feel it as a tug close to my throat. I flattened myself against the
ground. Then I carefully crept towards the gnarled tree behind which
Mackenzie was crouching.
“That was a close call, Sir,” he said to me when I faced him. He pulled
on my collar and a piece of cloth came loose in his hand.
“I guess my time isn’t up yet,” I said.
“You were just plain lucky, Captain.”
“We have been pinned down here long enough,” I said to Mackenzie. “ We
shall have to figure out a way to take the initiative again.”
An artillery shell whistled over and landed some ten meters above us. We
both hugged the ground. The explosion hurled metal splinters in all
directions and showered us with dirt.
“Let’s get out of here,” I whispered and slid down the hill. Mackenzie
moved like a snake over the uneven ground. We both halted some twenty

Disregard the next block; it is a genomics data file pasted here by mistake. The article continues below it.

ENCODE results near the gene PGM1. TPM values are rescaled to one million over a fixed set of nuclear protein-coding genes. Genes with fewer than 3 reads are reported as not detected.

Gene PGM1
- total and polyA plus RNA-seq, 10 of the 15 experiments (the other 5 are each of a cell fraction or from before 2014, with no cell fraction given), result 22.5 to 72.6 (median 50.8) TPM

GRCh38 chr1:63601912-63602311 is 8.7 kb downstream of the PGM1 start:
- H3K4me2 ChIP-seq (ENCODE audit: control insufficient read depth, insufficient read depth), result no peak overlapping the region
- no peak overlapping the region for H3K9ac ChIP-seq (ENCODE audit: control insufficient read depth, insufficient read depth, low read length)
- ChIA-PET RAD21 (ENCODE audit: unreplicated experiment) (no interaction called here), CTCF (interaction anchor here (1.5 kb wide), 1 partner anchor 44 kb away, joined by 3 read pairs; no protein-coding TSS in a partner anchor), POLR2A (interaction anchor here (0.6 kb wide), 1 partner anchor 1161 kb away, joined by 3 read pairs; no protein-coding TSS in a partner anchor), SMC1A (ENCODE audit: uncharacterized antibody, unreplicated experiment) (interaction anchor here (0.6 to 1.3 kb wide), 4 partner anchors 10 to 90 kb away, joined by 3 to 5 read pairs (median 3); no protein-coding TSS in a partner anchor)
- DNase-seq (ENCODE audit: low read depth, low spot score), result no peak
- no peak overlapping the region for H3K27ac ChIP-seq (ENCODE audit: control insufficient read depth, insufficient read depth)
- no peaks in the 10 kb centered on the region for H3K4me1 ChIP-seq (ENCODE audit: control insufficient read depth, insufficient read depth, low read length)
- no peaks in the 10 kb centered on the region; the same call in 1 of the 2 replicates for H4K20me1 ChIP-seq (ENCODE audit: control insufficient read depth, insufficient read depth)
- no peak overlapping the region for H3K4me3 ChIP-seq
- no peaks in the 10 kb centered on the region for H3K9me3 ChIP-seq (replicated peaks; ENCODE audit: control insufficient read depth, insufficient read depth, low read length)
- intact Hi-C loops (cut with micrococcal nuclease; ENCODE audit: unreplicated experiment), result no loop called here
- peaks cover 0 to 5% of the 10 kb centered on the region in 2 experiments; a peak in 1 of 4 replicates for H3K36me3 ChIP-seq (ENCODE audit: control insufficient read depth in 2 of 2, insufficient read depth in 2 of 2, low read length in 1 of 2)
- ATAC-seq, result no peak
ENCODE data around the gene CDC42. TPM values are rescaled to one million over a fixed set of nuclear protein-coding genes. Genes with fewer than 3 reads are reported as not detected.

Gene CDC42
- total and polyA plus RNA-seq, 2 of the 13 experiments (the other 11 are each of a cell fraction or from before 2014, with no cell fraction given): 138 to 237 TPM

meters away between two boulders as another shell announced its arrival
with a brief whistling sound. We both pressed against the rock. The
shell burst in exactly the location we had just vacated.
“I guess you are right. Your time isn’t up yet,” Mackenzie said in a low
voice. His teeth were chattering and he was shaking. I gave him the
benefit of the doubt and assumed it was the cold. A third shell burst
farther up the mountain.
I worked myself around the boulder so that I could look down the slope.
My field glasses were covered with dust. With the cuff of my sleeve I
wiped the lenses and then raised the glasses to my eyes. Something
moved. It appeared so close that I could almost touch it. Lowering the